160Hz. The currently implemented method uses a 75Hz continuous
    measurement mode together with polling. It was implemented this way
    because the sensor PCB I bought from eBay did not have the
    DRDY line available. The PCB being sold at Love Electronics
    has that line.

  • For best results, the user must be facing to the North or to the South
    direction. If, instead, the user is facing to the West or to the East,
    the vertical movement of the pointer is severely degraded. This happens
    because, in this case, the sensor rotates around the same axis as the
    magnetic field, and thus gives little to no change in the measurements.
    A solution for this problem is to attach an accelerometer as a second
    sensor to this device.

    • With these two sensors, the magnetometer can be used for horizontal
      pointer movement and the accelerometer for the vertical pointer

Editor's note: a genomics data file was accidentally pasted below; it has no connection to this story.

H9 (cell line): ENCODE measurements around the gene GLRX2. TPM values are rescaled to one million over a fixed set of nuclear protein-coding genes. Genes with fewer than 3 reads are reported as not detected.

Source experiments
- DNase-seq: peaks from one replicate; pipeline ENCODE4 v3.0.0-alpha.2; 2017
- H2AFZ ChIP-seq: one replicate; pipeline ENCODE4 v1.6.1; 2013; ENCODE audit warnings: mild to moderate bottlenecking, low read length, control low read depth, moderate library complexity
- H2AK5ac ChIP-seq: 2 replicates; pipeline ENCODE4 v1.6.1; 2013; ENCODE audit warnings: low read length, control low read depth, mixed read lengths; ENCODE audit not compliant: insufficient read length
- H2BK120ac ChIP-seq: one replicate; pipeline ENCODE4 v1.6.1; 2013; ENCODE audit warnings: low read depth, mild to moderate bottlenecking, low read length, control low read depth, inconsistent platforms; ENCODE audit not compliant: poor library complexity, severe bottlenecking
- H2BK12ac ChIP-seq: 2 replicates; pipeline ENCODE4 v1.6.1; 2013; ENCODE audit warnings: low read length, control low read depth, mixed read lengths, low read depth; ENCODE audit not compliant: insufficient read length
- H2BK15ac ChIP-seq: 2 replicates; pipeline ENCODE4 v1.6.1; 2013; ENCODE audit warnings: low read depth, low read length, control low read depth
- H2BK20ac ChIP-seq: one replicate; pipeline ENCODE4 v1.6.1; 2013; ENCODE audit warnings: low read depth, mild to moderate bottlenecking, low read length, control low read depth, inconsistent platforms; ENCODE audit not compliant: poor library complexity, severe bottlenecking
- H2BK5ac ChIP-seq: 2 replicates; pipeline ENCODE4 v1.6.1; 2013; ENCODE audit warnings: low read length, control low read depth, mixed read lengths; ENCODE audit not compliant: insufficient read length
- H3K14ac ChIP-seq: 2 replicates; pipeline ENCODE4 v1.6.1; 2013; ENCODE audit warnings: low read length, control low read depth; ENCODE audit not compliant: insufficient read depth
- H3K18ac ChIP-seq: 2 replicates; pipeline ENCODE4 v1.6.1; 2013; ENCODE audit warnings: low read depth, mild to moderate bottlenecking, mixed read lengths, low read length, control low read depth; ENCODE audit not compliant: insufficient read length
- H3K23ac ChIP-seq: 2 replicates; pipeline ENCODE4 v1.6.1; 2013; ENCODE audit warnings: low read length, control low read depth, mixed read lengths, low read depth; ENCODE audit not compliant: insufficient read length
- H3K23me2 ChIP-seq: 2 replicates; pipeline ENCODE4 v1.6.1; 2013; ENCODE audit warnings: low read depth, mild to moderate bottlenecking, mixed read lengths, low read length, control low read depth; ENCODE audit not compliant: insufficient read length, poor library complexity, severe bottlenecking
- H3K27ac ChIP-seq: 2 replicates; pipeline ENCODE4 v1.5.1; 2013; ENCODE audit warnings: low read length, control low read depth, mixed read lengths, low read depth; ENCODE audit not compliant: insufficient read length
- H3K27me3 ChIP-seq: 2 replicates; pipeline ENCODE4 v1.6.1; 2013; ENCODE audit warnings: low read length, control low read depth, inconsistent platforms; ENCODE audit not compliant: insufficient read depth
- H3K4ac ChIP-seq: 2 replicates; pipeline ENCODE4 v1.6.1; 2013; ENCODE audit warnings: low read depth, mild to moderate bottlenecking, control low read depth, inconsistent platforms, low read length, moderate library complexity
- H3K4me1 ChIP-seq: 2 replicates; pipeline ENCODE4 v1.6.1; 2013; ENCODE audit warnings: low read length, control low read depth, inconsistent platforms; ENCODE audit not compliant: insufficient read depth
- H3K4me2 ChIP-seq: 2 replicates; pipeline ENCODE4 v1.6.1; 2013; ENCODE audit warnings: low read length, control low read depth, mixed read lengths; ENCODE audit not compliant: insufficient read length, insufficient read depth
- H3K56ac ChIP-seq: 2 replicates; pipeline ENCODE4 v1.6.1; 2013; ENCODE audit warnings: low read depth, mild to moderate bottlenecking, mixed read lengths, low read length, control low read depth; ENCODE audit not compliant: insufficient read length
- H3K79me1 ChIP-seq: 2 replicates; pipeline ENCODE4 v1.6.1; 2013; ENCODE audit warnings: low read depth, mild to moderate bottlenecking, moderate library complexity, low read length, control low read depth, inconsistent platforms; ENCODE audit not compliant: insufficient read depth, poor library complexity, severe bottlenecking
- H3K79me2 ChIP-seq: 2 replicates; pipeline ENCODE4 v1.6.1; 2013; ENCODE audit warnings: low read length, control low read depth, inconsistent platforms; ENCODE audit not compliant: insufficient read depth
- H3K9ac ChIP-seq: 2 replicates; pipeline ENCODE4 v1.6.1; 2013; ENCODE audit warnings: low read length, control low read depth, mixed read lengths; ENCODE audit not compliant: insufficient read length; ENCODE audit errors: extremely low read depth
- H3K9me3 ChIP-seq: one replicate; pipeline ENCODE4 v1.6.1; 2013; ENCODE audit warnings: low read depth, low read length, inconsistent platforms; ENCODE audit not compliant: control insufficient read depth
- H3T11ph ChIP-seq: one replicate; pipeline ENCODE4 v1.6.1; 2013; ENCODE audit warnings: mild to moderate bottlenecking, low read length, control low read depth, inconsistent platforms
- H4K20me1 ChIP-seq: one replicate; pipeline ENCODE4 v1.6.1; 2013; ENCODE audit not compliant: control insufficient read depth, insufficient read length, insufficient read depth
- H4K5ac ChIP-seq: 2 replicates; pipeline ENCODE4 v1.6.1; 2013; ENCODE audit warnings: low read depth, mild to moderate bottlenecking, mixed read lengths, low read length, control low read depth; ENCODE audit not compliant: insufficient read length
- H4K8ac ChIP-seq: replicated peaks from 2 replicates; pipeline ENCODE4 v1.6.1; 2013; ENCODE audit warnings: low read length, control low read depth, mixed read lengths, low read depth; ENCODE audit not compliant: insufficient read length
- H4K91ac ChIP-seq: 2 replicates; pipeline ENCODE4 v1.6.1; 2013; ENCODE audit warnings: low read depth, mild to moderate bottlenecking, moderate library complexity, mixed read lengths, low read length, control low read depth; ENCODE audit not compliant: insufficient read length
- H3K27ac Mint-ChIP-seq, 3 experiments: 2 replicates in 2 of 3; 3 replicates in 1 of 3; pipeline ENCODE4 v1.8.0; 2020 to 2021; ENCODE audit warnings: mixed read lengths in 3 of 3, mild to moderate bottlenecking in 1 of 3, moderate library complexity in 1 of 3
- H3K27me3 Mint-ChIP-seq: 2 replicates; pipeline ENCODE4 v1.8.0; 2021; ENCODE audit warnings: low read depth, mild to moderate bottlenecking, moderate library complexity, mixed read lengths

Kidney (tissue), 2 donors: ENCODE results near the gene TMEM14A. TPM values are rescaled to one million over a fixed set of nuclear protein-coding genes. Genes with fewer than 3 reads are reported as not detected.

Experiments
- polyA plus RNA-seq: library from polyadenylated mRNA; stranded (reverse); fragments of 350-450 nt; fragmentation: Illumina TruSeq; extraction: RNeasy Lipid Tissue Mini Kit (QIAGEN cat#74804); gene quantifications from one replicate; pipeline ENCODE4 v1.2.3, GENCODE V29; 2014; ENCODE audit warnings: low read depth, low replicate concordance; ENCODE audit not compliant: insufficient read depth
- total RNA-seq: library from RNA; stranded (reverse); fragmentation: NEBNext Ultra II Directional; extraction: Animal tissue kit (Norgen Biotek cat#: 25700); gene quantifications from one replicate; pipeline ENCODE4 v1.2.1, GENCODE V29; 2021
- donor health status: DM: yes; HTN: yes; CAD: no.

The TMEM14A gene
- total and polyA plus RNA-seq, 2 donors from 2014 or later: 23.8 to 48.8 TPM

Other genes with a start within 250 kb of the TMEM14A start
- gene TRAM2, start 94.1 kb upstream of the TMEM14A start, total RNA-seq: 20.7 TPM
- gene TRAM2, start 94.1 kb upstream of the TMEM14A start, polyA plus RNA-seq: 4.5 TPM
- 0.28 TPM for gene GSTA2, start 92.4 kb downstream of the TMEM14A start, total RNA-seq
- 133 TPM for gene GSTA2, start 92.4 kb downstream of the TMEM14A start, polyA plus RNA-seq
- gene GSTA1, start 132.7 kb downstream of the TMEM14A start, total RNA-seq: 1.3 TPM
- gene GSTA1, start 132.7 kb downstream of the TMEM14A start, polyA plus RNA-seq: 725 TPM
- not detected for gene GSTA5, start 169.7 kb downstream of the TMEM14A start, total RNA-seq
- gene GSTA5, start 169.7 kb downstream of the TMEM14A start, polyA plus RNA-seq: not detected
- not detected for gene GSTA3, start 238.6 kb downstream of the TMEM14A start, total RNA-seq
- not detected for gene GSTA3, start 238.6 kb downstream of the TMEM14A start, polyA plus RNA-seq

movement.

    • These two sensors can be used together to implement a
      tilt-compensation (similar to this tutorial from Love
      Electronics
      ).

    • A third sensor, gyroscope, can be added in order to improve precision
      and reduce the pointer shaking, increasing the responsiveness of the
      device.

  • Try another magnetometer with better precision (if there is such thing).

  • Try other algorithms for converting the coordinates.

  • Implement wireless communication between the device and the computer.

    • It can be done by using a pair of microcontrollers: one next to the
      computer, talking to the USB port; and another next to the sensor.
      The communication between these two microcontrollers can be wireless.
      This solution has been done before in two other
      projects.

    • Or it can be done by implementing a Bluetooth HID device.

Requirements

In order to build this project, you need:

  • ATmega8 or any other similar AVR microcontroller. If using a
    different model, some minor fine-tuning of the firmware might be neded.
    By the way, if you are going to buy a microcontroller, I highly recommend
    choosing one with more memory. Although 8KiB was enough, some parts of